All too often lawyers and students of law are inclined to assume that some principle or formula· has become so deeply rooted in the law that it has acquired a sanctity which gives it an all-embracive effect, a "cure-all," as it were, for legal ailments. This has been the usual approach when the question has arisen of the propriety of spending corporate funds to solicit proxies. The ever-faithful panacea has been to say, quite automatically, that where the intra-corporate contest is concerned with matters of policy as distinguished from personnel of management, then corporate funds may be used to inform the stockholders of the policy issues and to secure their support of the views advocated by the management. While there has been an occasional case which would seem to reject this approach, the "policy" formula as a justification for corporate expenditures has enjoyed some popularity. A statement of the Delaware court indicates that the formula may have even grown beyond the point of being a judicial "cure" accepted primarily because of its supposed virtues. The Delaware court has said, "Moreover, for good or evil, the incumbent board of directors of a Delaware corporation may look to the corporation for payment of expenses incurred by them in soliciting proxies where a question of policy is involved."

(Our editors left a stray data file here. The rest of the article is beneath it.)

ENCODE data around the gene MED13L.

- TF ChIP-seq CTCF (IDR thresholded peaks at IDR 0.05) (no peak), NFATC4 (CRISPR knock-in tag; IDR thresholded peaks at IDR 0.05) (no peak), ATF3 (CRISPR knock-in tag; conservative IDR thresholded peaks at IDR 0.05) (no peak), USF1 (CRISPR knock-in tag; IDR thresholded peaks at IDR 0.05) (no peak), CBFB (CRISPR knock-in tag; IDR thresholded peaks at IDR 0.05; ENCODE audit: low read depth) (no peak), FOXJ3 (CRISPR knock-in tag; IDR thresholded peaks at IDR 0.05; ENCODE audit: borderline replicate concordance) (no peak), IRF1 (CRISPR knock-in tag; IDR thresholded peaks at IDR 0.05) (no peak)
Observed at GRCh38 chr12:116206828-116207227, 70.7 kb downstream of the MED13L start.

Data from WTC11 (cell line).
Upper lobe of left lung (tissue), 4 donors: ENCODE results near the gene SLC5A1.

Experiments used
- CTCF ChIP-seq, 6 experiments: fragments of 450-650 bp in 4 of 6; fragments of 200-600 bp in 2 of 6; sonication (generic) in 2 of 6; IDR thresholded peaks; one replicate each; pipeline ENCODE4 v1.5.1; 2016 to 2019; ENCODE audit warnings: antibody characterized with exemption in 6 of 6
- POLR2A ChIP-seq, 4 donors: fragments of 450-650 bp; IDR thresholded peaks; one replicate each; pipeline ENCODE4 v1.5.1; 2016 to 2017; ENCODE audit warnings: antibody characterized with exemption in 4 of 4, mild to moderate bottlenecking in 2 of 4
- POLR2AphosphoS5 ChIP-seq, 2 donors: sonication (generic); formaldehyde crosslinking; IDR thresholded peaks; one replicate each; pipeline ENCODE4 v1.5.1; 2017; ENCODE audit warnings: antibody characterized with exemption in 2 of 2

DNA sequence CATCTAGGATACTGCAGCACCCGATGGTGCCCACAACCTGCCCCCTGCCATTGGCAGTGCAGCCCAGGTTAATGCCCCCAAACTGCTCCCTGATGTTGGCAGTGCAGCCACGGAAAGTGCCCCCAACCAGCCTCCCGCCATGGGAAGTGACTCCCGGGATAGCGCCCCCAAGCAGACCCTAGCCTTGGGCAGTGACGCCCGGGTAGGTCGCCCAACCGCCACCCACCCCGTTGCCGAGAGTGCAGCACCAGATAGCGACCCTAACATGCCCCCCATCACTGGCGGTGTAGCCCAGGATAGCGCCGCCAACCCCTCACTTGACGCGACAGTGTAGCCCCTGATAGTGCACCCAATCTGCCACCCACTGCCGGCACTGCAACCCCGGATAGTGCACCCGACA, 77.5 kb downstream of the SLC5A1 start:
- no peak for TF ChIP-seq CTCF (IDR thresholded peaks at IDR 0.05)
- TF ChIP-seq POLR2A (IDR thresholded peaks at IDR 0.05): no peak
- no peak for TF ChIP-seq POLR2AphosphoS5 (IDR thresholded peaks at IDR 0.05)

David M. Michaelson S. Ed.,
CORPORATIONS--CORPORATE POLICY, THE "CURE-ALL" FOR PROXY SOLICITATION AILMENTS,
Mich. L. Rev.
Available at: https://repository.law.umich.edu/mlr/vol49/iss4/7